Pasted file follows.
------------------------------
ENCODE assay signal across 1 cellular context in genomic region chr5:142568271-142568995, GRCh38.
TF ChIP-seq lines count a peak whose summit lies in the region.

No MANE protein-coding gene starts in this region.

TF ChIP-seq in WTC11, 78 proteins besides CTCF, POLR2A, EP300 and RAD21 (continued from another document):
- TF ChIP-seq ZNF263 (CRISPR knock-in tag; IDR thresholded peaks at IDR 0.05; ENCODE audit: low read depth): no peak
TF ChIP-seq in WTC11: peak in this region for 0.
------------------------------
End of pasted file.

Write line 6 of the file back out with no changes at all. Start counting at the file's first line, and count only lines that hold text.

TF ChIP-seq in WTC11: peak in this region for 0.